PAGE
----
one which can be hooked by an external backtrace facility. This means 
 that, for example, when you link Tango with the Flectioned library you 
 will get a backtrace for the standard Tango exceptions also

Kris, You guys have done some excellent work. I had a look at the Flectioned library and that might just be the thing I need but I would have to work with it before I get a better idea. Just FYI, I have been experimenting with exception design and came up with the idea for exception properties. Details are here http://preparingforwinter.blogspot.com/ . I would like to know what you think of the idea. Thanks for the help, Myron.
Sep 16 2007
parent reply kris <foo bar.com> writes:
Myron Alexander wrote:
 kris wrote:
 All Tango exceptions (apart from OutOfMemoryException) are derived 
 from one which can be hooked by an external backtrace facility. This 
 means that, for example, when you link Tango with the Flectioned 
 library you will get a backtrace for the standard Tango exceptions also

Kris, You guys have done some excellent work.

That's nice of you to say so ... thanks from all of us: http://www.dsource.org/projects/tango/wiki/Contributors :)
 Just FYI, I have been experimenting with exception design and came up 
 with the idea for exception properties. Details are here 
 http://preparingforwinter.blogspot.com/ . I would like to know what you 
 think of the idea.

Interesting idea! I wonder if such detail might perhaps belong in a logging layer instead of an exception layer? It is provocative, regardless :) - Kris (and, I enjoyed your "prep for winter" analogy)
Sep 16 2007
parent Myron Alexander <someone somewhere.com> writes:
kris wrote:
 That's nice of you to say so ... thanks from all of us: 
 http://www.dsource.org/projects/tango/wiki/Contributors
 
 :)

The picture is very scary. Please don't hurt me :) Is that really a picture of the team? The plastic clothing is done very well although I would not be able to stop myself popping the bubbles :)
 Interesting idea! I wonder if such detail might perhaps belong in a 
 logging layer instead of an exception layer? It is provocative, 
 regardless :)
 

I am looking at code structure from many different angles. Exception design use-cases and methodology is my current mad experiment as I have not been happy with the way they work in the frameworks and platforms I tried. Java is a case in point. I do a lot of Java development but find most library exceptions to be cryptic and very difficult to use programmatically; especially the JDBC exceptions. Every attempt to build fault tolerant systems that work with JDBC brings forth cussing to obliterate entire forests of cuss-burs. Then a promise to show "them" how a database interface should be done. As it turns out, promises are easier said than done :)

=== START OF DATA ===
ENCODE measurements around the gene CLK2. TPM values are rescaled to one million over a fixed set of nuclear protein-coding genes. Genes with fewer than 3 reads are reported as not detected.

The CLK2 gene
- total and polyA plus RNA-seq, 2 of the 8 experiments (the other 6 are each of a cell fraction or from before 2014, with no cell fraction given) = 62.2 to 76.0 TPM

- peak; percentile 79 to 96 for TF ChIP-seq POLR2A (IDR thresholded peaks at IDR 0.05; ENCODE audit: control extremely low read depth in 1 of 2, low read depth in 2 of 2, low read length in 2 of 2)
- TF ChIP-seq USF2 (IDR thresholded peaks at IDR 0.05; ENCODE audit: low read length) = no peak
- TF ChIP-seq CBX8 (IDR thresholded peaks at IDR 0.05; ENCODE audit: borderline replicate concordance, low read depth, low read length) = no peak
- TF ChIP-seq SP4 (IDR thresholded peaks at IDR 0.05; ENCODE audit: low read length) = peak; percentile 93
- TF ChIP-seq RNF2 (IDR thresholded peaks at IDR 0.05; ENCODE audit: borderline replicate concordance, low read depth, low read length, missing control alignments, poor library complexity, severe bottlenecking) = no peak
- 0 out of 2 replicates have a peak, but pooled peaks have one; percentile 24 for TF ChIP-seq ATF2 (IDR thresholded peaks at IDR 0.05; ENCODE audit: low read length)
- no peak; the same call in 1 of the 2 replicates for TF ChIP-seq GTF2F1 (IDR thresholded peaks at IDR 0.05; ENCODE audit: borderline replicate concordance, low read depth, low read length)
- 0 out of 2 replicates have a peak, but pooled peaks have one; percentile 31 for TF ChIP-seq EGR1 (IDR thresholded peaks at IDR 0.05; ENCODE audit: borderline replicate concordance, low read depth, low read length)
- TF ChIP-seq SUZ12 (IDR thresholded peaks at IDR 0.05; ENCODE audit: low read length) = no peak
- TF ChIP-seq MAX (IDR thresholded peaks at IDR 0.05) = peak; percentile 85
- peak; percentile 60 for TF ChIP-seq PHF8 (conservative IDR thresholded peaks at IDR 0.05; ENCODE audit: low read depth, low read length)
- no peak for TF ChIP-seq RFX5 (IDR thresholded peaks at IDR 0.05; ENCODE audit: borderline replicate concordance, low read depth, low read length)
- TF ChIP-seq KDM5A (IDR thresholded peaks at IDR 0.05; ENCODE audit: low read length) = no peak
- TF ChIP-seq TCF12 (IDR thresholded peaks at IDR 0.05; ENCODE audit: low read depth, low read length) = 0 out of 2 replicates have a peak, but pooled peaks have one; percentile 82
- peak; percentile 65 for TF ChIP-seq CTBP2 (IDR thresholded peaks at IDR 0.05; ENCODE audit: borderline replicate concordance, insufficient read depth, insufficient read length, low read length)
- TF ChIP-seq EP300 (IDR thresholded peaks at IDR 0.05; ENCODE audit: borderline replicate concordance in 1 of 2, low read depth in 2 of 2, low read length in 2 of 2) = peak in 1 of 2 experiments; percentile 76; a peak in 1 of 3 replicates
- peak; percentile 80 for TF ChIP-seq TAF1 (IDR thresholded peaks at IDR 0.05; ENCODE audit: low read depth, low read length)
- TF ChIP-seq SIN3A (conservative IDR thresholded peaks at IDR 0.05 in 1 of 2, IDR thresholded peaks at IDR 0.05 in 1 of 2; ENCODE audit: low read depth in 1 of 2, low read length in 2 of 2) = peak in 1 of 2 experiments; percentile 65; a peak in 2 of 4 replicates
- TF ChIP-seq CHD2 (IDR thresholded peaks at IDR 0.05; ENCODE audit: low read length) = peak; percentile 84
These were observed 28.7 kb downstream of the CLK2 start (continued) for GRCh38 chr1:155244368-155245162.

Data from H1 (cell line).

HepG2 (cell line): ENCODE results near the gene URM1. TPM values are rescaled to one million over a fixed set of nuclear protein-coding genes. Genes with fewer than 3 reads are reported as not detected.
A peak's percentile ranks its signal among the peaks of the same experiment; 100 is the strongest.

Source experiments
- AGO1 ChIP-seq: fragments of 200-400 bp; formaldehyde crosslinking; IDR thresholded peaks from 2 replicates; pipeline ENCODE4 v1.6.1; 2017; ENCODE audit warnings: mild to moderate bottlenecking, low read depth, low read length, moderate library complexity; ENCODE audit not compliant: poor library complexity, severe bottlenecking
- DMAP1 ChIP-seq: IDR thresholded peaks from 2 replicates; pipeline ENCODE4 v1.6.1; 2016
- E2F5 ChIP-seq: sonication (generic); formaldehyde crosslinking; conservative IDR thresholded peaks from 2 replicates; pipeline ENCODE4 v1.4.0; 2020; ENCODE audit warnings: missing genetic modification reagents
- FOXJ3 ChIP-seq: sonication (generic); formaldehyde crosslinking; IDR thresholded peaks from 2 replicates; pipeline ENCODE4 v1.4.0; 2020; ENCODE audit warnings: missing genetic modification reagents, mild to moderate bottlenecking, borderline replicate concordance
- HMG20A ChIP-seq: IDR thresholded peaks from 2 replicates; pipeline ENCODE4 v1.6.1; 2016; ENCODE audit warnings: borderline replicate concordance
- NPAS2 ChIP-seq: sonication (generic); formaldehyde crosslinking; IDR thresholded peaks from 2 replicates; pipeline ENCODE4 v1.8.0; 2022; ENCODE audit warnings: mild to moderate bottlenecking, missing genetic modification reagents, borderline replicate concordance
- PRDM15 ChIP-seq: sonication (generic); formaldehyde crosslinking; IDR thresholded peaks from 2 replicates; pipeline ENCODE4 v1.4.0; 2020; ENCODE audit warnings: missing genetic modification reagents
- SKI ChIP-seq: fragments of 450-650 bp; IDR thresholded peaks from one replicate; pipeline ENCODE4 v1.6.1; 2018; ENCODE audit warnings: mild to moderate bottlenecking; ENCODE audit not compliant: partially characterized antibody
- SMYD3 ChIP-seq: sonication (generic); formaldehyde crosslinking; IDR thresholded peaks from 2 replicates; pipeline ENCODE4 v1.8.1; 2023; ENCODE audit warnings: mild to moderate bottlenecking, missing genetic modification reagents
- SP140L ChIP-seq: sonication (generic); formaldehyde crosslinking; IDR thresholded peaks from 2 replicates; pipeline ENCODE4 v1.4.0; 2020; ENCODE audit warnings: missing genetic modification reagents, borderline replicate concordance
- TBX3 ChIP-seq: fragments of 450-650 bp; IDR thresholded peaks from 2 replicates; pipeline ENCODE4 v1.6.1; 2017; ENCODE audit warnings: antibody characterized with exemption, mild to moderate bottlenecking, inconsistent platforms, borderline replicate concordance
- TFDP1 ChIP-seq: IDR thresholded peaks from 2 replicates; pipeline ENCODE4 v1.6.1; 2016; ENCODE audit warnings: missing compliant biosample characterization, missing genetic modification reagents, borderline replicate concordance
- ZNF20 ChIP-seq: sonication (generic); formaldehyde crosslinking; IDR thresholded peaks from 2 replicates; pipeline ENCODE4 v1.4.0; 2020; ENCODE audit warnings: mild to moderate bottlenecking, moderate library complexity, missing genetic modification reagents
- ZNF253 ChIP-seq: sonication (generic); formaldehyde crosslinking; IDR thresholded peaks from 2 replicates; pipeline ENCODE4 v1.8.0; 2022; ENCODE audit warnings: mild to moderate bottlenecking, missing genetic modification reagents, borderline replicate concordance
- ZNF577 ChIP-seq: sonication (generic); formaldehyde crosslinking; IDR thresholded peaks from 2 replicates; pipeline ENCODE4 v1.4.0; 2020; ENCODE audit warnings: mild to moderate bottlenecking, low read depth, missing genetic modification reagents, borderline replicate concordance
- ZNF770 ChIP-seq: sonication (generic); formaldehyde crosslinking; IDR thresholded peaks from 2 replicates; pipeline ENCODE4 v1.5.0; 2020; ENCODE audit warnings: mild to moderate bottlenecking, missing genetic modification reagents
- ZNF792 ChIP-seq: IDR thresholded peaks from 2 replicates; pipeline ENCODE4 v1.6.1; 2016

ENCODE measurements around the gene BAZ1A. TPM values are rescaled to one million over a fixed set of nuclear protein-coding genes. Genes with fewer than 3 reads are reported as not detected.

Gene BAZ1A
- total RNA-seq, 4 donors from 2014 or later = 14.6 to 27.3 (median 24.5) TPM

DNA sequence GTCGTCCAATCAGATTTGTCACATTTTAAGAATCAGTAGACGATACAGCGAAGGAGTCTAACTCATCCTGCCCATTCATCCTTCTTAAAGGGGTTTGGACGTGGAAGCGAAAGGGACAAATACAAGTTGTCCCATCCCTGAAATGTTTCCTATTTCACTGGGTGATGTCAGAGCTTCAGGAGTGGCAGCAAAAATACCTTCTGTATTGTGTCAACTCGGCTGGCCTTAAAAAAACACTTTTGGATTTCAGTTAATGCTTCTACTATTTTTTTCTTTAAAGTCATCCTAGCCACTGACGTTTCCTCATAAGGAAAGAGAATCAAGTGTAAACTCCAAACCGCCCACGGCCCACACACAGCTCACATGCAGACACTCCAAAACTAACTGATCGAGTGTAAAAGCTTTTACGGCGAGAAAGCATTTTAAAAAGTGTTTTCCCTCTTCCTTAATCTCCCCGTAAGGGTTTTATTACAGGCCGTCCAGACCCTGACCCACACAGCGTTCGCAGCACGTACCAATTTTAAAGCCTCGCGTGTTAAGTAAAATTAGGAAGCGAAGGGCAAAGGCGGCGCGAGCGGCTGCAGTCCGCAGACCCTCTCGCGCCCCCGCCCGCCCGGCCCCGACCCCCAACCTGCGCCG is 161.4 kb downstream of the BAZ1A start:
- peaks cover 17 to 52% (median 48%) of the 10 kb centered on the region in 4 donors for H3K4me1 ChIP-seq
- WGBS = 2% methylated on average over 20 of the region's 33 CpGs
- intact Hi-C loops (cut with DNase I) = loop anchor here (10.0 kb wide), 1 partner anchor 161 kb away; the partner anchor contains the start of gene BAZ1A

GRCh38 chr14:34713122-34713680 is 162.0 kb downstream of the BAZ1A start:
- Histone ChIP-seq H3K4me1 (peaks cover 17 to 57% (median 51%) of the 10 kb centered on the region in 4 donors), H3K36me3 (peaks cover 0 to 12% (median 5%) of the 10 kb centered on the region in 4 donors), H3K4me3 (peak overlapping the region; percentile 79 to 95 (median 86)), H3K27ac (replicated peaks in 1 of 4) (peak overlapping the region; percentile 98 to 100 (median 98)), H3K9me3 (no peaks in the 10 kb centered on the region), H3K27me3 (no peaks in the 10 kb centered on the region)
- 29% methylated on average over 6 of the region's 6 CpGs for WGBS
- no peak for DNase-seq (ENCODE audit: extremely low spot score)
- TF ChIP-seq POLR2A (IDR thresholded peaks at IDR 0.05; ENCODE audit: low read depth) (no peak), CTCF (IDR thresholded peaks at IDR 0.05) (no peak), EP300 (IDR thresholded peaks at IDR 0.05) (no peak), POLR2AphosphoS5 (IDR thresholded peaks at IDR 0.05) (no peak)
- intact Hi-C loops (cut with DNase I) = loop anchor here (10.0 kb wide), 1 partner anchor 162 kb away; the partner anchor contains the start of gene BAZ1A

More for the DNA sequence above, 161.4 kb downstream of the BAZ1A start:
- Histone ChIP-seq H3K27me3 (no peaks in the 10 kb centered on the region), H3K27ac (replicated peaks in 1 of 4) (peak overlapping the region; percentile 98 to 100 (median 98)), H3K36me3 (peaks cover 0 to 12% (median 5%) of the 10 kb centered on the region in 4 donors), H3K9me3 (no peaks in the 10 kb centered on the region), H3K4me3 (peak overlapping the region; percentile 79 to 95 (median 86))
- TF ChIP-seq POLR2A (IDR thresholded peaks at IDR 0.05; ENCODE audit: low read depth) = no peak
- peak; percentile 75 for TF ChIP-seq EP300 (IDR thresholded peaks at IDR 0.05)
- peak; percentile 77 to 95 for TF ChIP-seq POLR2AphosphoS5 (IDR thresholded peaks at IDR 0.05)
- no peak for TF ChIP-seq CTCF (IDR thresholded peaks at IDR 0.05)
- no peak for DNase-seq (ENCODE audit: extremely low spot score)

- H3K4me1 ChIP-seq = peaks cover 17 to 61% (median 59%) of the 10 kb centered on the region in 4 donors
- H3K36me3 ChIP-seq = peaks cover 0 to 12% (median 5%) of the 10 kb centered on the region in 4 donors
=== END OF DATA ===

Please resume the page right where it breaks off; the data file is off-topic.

(and, I enjoyed your "prep for winter" analogy)

Thanks. My current favourite animal is the saber-tooth squirrel from Ice Age. Whenever I code, I think of that squirrel and his nut. All he wants is the most simple thing but even the simplest things can get complex. Somehow, thinking about the squirrel and his antics led me to the analogy but I cannot stop thinking about the one scene where he tries to defrost the nut and ends up with popcorn; reminds me of a significant portion of my code :) Keep up the good work with Tango. Myron.
Sep 16 2007
prev sibling parent reply Tom S <h3r3tic remove.mat.uni.torun.pl> writes:
If you use DMD on win32, there's the Phobos backtrace hack by shinh: 
http://shinh.skr.jp/d/backtrace.zip

I've tweaked it a little and updated to DMD 1.020. It can be dloaded 
from http://team0xf.com/download/phoboshack/PhobosHackDmd1.20.zip , just 
replace your phobos.lib

If you need a version for DMD 1.021, let me know and I'll recompile it.


If you're a dmd+win32+Tango user, I've just committed a patch into 
Tango's SVN repo, 'patches/BacktraceHack-DMD-Win32.diff', which is a 
port of the original hack with numerous tweaks. I've also created a 
patching program, which can be found at 
http://h3.team0xf.com/tangoTrace.7z and should allow patching of Tango 
installed through DSSS or other means, as long as it's a revision > 2565.

How to use it? Just compile with -g (and in case of Tango, make sure to 
pass tango.lib to the compilation cmd), do not catch the exception at 
the end of the program and you should be given a backtrace when 
something gets thrown. Especially nice is the fact that it can catch 
access violations.

That'd be my 2 cents ;)


-- 
Tomasz Stachowiak
http://h3.team0xf.com/
h3/h3r3tic on #D freenode
Sep 16 2007
parent reply Myron Alexander <someone somewhere.com> writes:
Tom,

Thanks. Are you willing to release the source? I am curious as to how it 
works.

Regards,

Myron.
Sep 16 2007
parent Tom S <h3r3tic remove.mat.uni.torun.pl> writes:
Myron Alexander wrote:
 Tom,
 
 Thanks. Are you willing to release the source? I am curious as to how it 
 works.

Ah, right... I forgot that the phobos hack's 7z only contains the final lib. Here's what I use to create it: http://h3.team0xf.com/phobosTrace.7z The .bat is configured for my system and requires msys, but it shouldn't be hard to tweak it a bit, like I did with the port for Tango. Cheers! -- Tomasz Stachowiak http://h3.team0xf.com/ h3/h3r3tic on #D freenode
Sep 17 2007